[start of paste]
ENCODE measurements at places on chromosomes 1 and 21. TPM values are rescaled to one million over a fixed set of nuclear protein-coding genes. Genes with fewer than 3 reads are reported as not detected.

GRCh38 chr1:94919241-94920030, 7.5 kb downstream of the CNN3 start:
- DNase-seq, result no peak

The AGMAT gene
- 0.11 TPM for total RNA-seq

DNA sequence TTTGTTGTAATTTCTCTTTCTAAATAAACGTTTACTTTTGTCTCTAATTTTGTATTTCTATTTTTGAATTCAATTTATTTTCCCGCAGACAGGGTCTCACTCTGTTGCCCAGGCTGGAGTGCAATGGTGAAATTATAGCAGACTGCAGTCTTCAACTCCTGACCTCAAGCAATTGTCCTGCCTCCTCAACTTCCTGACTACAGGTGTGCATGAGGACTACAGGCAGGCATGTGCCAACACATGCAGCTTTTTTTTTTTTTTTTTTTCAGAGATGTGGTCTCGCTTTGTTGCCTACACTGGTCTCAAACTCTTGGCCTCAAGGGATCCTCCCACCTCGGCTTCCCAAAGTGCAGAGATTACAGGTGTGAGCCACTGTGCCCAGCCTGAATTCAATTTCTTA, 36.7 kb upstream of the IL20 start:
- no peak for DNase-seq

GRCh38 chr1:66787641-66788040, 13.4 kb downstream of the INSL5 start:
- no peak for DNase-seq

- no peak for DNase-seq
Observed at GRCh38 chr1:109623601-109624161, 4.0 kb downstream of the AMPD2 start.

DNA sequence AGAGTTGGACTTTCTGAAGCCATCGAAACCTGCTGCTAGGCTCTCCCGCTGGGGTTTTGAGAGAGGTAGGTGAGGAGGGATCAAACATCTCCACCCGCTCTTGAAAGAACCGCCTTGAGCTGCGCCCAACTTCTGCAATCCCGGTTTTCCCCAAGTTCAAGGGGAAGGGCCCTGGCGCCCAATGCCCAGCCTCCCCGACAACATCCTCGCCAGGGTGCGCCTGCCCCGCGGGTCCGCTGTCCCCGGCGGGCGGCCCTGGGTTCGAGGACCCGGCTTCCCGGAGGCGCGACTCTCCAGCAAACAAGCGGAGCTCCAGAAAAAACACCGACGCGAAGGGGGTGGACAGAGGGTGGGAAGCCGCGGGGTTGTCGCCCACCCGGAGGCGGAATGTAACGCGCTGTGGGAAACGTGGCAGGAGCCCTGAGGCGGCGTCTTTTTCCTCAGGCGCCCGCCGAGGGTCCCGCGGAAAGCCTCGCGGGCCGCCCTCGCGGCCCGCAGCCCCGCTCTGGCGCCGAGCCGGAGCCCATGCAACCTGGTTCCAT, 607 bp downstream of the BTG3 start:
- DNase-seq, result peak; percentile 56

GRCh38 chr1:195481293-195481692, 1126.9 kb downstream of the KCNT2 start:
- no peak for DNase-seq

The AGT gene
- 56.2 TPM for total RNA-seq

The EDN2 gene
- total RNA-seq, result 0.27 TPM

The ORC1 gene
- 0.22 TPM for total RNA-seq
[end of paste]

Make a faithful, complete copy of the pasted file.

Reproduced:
ENCODE measurements at places on chromosomes 1 and 21. TPM values are rescaled to one million over a fixed set of nuclear protein-coding genes. Genes with fewer than 3 reads are reported as not detected.

GRCh38 chr1:94919241-94920030, 7.5 kb downstream of the CNN3 start:
- DNase-seq, result no peak

The AGMAT gene
- 0.11 TPM for total RNA-seq

DNA sequence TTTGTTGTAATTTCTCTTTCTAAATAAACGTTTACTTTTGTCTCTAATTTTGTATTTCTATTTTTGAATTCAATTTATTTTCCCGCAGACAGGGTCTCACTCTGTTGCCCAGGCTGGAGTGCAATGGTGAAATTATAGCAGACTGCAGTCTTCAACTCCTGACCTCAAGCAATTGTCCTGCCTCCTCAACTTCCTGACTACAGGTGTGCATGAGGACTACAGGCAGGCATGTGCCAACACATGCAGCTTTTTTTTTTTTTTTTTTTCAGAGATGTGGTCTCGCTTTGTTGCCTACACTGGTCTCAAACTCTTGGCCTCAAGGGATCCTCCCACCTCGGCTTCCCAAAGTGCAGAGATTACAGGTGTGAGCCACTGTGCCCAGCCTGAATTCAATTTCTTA, 36.7 kb upstream of the IL20 start:
- no peak for DNase-seq

GRCh38 chr1:66787641-66788040, 13.4 kb downstream of the INSL5 start:
- no peak for DNase-seq

- no peak for DNase-seq
Observed at GRCh38 chr1:109623601-109624161, 4.0 kb downstream of the AMPD2 start.

DNA sequence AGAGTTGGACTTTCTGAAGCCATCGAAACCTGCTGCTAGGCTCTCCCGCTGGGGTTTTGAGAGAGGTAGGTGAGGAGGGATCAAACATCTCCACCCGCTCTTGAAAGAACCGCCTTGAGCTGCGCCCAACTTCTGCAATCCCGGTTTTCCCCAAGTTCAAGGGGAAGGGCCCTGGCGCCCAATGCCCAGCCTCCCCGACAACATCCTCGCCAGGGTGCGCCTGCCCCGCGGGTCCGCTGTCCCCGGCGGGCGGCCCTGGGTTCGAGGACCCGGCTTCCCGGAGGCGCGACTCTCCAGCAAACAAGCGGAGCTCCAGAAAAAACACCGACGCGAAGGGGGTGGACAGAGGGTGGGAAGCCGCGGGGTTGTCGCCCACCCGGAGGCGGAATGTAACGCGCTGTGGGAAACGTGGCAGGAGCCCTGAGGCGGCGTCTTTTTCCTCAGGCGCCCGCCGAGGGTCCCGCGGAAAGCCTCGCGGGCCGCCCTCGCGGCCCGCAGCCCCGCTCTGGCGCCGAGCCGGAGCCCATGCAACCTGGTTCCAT, 607 bp downstream of the BTG3 start:
- DNase-seq, result peak; percentile 56

GRCh38 chr1:195481293-195481692, 1126.9 kb downstream of the KCNT2 start:
- no peak for DNase-seq

The AGT gene
- 56.2 TPM for total RNA-seq

The EDN2 gene
- total RNA-seq, result 0.27 TPM

The ORC1 gene
- 0.22 TPM for total RNA-seq